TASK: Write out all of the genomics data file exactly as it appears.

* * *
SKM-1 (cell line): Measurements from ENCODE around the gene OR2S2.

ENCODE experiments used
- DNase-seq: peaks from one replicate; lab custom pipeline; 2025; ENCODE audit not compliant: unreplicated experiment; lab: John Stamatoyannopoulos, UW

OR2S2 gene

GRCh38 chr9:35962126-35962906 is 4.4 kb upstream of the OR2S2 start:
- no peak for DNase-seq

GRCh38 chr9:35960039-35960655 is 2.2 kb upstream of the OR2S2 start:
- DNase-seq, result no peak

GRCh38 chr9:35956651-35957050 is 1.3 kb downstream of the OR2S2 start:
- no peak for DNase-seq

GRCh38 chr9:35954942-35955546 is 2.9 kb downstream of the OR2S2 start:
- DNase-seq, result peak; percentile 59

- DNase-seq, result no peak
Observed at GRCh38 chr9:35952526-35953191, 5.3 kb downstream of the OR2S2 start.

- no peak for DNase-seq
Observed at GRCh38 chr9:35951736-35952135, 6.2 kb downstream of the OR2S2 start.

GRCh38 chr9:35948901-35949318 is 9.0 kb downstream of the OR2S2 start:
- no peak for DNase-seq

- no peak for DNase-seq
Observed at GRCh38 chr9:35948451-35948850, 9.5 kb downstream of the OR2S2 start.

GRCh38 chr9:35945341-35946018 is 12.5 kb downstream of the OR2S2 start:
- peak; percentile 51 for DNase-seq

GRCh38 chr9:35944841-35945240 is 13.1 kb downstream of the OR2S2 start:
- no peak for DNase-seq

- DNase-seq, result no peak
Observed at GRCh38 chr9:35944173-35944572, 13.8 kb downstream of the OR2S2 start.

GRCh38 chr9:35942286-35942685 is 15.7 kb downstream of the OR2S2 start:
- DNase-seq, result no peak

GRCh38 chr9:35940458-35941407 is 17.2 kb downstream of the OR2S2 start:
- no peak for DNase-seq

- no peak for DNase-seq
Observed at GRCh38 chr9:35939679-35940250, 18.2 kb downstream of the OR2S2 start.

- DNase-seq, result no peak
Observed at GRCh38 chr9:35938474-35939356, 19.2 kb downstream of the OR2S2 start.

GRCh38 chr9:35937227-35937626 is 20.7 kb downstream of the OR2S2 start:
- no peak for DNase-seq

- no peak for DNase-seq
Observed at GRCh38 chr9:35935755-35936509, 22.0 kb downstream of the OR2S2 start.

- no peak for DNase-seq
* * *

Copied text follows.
SKM-1 (cell line): Measurements from ENCODE around the gene OR2S2.

ENCODE experiments used
- DNase-seq: peaks from one replicate; lab custom pipeline; 2025; ENCODE audit not compliant: unreplicated experiment; lab: John Stamatoyannopoulos, UW

OR2S2 gene

GRCh38 chr9:35962126-35962906 is 4.4 kb upstream of the OR2S2 start:
- no peak for DNase-seq

GRCh38 chr9:35960039-35960655 is 2.2 kb upstream of the OR2S2 start:
- DNase-seq, result no peak

GRCh38 chr9:35956651-35957050 is 1.3 kb downstream of the OR2S2 start:
- no peak for DNase-seq

GRCh38 chr9:35954942-35955546 is 2.9 kb downstream of the OR2S2 start:
- DNase-seq, result peak; percentile 59

- DNase-seq, result no peak
Observed at GRCh38 chr9:35952526-35953191, 5.3 kb downstream of the OR2S2 start.

- no peak for DNase-seq
Observed at GRCh38 chr9:35951736-35952135, 6.2 kb downstream of the OR2S2 start.

GRCh38 chr9:35948901-35949318 is 9.0 kb downstream of the OR2S2 start:
- no peak for DNase-seq

- no peak for DNase-seq
Observed at GRCh38 chr9:35948451-35948850, 9.5 kb downstream of the OR2S2 start.

GRCh38 chr9:35945341-35946018 is 12.5 kb downstream of the OR2S2 start:
- peak; percentile 51 for DNase-seq

GRCh38 chr9:35944841-35945240 is 13.1 kb downstream of the OR2S2 start:
- no peak for DNase-seq

- DNase-seq, result no peak
Observed at GRCh38 chr9:35944173-35944572, 13.8 kb downstream of the OR2S2 start.

GRCh38 chr9:35942286-35942685 is 15.7 kb downstream of the OR2S2 start:
- DNase-seq, result no peak

GRCh38 chr9:35940458-35941407 is 17.2 kb downstream of the OR2S2 start:
- no peak for DNase-seq

- no peak for DNase-seq
Observed at GRCh38 chr9:35939679-35940250, 18.2 kb downstream of the OR2S2 start.

- DNase-seq, result no peak
Observed at GRCh38 chr9:35938474-35939356, 19.2 kb downstream of the OR2S2 start.

GRCh38 chr9:35937227-35937626 is 20.7 kb downstream of the OR2S2 start:
- no peak for DNase-seq

- no peak for DNase-seq
Observed at GRCh38 chr9:35935755-35936509, 22.0 kb downstream of the OR2S2 start.

- no peak for DNase-seq